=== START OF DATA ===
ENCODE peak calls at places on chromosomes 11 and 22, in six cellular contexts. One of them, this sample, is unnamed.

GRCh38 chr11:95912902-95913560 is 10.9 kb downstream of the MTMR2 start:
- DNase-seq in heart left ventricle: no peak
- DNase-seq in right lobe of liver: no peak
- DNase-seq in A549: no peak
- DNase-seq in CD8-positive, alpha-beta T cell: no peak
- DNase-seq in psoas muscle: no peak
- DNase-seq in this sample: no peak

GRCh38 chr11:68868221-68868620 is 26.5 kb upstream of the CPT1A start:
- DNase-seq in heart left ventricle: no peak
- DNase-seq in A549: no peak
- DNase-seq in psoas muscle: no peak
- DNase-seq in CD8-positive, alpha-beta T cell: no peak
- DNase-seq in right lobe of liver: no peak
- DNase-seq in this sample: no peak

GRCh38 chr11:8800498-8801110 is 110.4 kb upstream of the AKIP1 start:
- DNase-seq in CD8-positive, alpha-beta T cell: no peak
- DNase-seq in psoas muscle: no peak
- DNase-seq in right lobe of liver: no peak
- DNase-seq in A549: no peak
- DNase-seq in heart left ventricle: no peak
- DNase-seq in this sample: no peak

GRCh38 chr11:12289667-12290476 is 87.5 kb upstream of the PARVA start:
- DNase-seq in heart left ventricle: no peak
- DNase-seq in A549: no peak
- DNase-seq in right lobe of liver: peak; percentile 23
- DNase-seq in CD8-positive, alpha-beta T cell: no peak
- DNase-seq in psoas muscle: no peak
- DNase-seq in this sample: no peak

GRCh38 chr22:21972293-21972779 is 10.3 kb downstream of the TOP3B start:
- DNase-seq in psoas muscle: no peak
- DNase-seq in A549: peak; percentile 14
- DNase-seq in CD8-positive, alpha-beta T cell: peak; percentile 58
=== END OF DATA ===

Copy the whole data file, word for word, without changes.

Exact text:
ENCODE peak calls at places on chromosomes 11 and 22, in six cellular contexts. One of them, this sample, is unnamed.

GRCh38 chr11:95912902-95913560 is 10.9 kb downstream of the MTMR2 start:
- DNase-seq in heart left ventricle: no peak
- DNase-seq in right lobe of liver: no peak
- DNase-seq in A549: no peak
- DNase-seq in CD8-positive, alpha-beta T cell: no peak
- DNase-seq in psoas muscle: no peak
- DNase-seq in this sample: no peak

GRCh38 chr11:68868221-68868620 is 26.5 kb upstream of the CPT1A start:
- DNase-seq in heart left ventricle: no peak
- DNase-seq in A549: no peak
- DNase-seq in psoas muscle: no peak
- DNase-seq in CD8-positive, alpha-beta T cell: no peak
- DNase-seq in right lobe of liver: no peak
- DNase-seq in this sample: no peak

GRCh38 chr11:8800498-8801110 is 110.4 kb upstream of the AKIP1 start:
- DNase-seq in CD8-positive, alpha-beta T cell: no peak
- DNase-seq in psoas muscle: no peak
- DNase-seq in right lobe of liver: no peak
- DNase-seq in A549: no peak
- DNase-seq in heart left ventricle: no peak
- DNase-seq in this sample: no peak

GRCh38 chr11:12289667-12290476 is 87.5 kb upstream of the PARVA start:
- DNase-seq in heart left ventricle: no peak
- DNase-seq in A549: no peak
- DNase-seq in right lobe of liver: peak; percentile 23
- DNase-seq in CD8-positive, alpha-beta T cell: no peak
- DNase-seq in psoas muscle: no peak
- DNase-seq in this sample: no peak

GRCh38 chr22:21972293-21972779 is 10.3 kb downstream of the TOP3B start:
- DNase-seq in psoas muscle: no peak
- DNase-seq in A549: peak; percentile 14
- DNase-seq in CD8-positive, alpha-beta T cell: peak; percentile 58